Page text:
Blizzard’s RealID thing didn’t make any sense to me, but that’s because I was relying on the official message to get a sense of it’s purpose. It’s a much more straightforward when you read the article at USAToday’s Game Hunters entitled “Blizzard and Facebook’s friendly social networking deal launches with ‘StarCraft II’.”
If I thought I could top this comment over at MetaFilter, I would do so. I can’t. The RealID thing is a bad idea that won’t work. If it were merely a bad idea, or merely wouldn’t work, maybe there’d be something in it. Accountability is crucial - you might recall our theory on the subject - and a fixed persona makes the laws of a microculture enforceable. But the idea that this persona must bear your actual name to lend it value (for you, or for others) is ludicrous.
The worst part about the official messaging is how it conflates expanded Battle.Net functionality with RealID, so that it seems as though these things are inseparable, as though your mystically-infused “truename” is a bundle of syllables congealed with a cosmic power. They chose to commingle these things in order to realize Battle.Net as a Social Network, and to develop true cultural currency (also: regular currency) thereby.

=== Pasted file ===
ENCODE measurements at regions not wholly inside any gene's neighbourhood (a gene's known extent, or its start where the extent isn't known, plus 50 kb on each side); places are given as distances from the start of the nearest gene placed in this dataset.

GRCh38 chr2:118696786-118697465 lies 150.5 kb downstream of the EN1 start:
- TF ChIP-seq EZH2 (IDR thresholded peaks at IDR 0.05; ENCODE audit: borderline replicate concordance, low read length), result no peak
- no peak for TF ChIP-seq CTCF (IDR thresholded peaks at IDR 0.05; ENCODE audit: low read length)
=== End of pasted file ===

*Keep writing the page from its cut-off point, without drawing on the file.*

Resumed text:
What do you get out of it? Well, that depends.
I’ve read and re-read every article that breaks the surface of the refurbished Guild Wars 2 presence. I don’t care if they ever launch the game at this point. It’s already contributed to the health of the genre simply by being a judging, omnipresent force.
I like Scott’s comics, certainly, and I like Scott, but they’re dropping some ridiculously heavy science in the articles proper - so heavy that I’m curious about its chemical make-up. Every update they reveal has knuckles, with skin stretched taut between them. There is no clemency for assumptions of any kind, other than the assumption that the massively multiplayer genre as it stands is reeking necropolis of shit.